America’s natural wonders are some of the planet’s most awe-inspiring, says Chris Leadbeater
Woodrow Wilson was never likely to be revered as one of America’s mightiest presidents. He was an academic, a quiet man, rather than a thumper of tubs. But he made a lasting contribution to his country’s narrative when, on 25 August 1916, he signed the National Park Service (NPS) into existence. He did so, he said, “to conserve the scenery and the natural and historic objects and wildlife therein, and to provide the enjoyment of the same in such a manner as will leave them unimpaired for the enjoyment of future generations”.
A century on, he achieved his aim. The NPS’s broad arms now embrace 410 sites across the United States – not just national parks (of which there are 59), but a host of national Trails, Parkways, Monuments and other protected places that form an intricate tapestry for tourists with a desire to explore. You can find details of centennial events at locations across the country at nps.gov/2016 and visittheusa.co.uk – but if you want to see America at its most superlative, the following national sites provide happy extremes in all manner of shapes.
Biggest and highest: Alaska
Alaska is a realm of giants. The sheer scale of America’s largest state (it would be the world’s 17th biggest country were it a sovereign entity) is apparent in the fact that it plays host to the US’s most sizeable protected enclave. Wrangell-St Elias National Park & Preserve (nps.gov/wrst; free entry) is a behemoth of 20,587sq miles, where Mount St Elias rears to 18,008ft (5,489m) as the second highest peak on the continent. It is beaten by Denali (Mount McKinley), a masterful bluff of 20,310ft, which preens within neighbouring Denali National Park (nps.gov/dena; $10/£7). Together, the pair are a haven for climbers and active travellers. Exodus (0845 314 2304; exodus.co.uk) offers “Alaskan Wildlife and Wilderness” – a 16-day group odyssey that spears into both parks for strenuous days of hiking. From £3,849 per person, with flights; five departures this summer.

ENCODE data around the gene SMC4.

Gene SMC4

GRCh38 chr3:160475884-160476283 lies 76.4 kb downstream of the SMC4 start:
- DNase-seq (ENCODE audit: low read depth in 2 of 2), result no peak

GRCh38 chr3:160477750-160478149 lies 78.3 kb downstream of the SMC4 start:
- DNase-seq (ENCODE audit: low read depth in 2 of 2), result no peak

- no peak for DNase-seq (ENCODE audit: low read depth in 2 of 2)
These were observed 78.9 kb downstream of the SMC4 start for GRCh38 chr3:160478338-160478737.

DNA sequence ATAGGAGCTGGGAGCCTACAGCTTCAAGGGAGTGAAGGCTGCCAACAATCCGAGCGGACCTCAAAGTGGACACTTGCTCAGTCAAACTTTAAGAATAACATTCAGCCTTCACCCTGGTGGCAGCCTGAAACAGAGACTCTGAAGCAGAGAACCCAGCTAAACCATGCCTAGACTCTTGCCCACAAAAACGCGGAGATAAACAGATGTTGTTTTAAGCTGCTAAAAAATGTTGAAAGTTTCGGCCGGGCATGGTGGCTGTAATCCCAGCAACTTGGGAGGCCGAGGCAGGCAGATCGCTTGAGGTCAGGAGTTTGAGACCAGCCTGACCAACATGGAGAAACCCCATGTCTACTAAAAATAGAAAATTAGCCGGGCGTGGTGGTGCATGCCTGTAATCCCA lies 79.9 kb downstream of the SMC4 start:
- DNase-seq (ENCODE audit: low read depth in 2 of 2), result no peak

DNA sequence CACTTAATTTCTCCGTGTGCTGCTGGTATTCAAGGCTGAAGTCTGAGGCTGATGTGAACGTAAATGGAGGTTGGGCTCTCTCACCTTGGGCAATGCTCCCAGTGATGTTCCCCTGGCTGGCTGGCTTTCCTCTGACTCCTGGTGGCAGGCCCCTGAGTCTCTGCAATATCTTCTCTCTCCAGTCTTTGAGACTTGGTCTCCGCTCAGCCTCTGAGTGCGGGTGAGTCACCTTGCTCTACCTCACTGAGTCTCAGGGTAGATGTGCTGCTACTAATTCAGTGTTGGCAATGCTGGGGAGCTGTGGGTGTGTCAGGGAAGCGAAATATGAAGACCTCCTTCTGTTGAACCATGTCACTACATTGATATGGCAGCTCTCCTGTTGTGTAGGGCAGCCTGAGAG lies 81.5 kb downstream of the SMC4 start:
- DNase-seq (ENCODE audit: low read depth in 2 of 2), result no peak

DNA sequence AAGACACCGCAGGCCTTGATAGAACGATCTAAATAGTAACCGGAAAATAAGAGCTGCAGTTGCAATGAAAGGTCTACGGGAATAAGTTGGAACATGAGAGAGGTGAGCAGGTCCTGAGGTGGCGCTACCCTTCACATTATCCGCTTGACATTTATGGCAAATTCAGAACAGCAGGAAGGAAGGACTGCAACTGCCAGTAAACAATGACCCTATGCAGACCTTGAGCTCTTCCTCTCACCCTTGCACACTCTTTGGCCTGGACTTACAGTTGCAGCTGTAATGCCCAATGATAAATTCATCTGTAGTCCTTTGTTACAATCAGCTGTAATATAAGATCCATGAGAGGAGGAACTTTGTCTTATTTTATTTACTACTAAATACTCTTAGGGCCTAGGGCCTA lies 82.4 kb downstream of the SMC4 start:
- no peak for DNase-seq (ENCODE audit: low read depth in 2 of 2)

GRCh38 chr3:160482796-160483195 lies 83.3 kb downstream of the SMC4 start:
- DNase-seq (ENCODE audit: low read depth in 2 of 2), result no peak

The tiniest US national park (a shard of just 8.5 square miles) flies below the radar of international perception in Arkansas. But Hot Springs National Park (nps.gov/hosp; free) has long been appreciated by Americans – not least the Cherokee and Choctaw, who were fully aware of the thermal waters that bubble from the Ouachita Mountains in the 18th century. Set in the town of the same name, the site hit its stride in the early 20th century – a popularity that spawned “Bathhouse Row”. You can still bathe in neoclassical finesse at the Buckstaff (buckstaffbaths.com; from $33/£24) and Quapaw (quapawbaths.com; from $20/£14) spas. A basic package of seven days’ car hire and return flights to state capital Little Rock (50 miles to the north-east) – from Heathrow via Dallas on 21 May – costs from £843pp with British Airways Holidays (0344 493 0787; ba.com/holidays).
Enormous Alaska can also claim America’s frostiest ring-fenced area. Even the name – Gates Of The Arctic National Park and Preserve (nps.gov/gaar; free) – talks of ice, though remarkably, while this northern hermit (it sits above the Arctic Circle, at 67°N) can drop into the bowels of minus 60°C in winter, it can briefly soar to 30°C in summer. This is the time to visit its remote tranche of peaks (the Brooks Range) in search of the polar bears, lynx, wolves and cougars that call it home – but you will need specialist help. Anchorage-based Equinox Wilderness Expeditions (equinoxexpeditions.com) has two forays to the park (plus nearby Kobuk Valley National Park, a roadless expanse of water and sand dunes) planned for August – each offering 12 days of hiking, canoeing and fishing. From $5,690 (£4,064) per person, not including international flights.
America’s mid-Pacific archipelago is mostly perceived as a beach oasis, but it showcases the full majesty of its magma-fried origins on the south-east side of the island of Hawaii (The Big Island) – where Hawaii Volcanoes National Park (nps.gov/havo) frames two of the planet’s feistiest rock gods. Mauna Loa (13,679ft) is generally considered the largest volcano on the planet. It has kept its cool since 1984. The same cannot be said for Kilauea, which has been erupting since 1983, pouring its soul into the ocean in a haze of steam and fire, its lava hitting temperatures of 1,100°C. This spectacle is accessible via Chain of Craters Road – a 19-mile game of dare that curls up to the inferno. Trafalgar (0800 553 5619; trafalgar.com) offers an 11-day Hawaii Discovery holiday that visits the park (plus Oahu, Maui and Kauai). It costs from £2,635 per person, excluding international flights.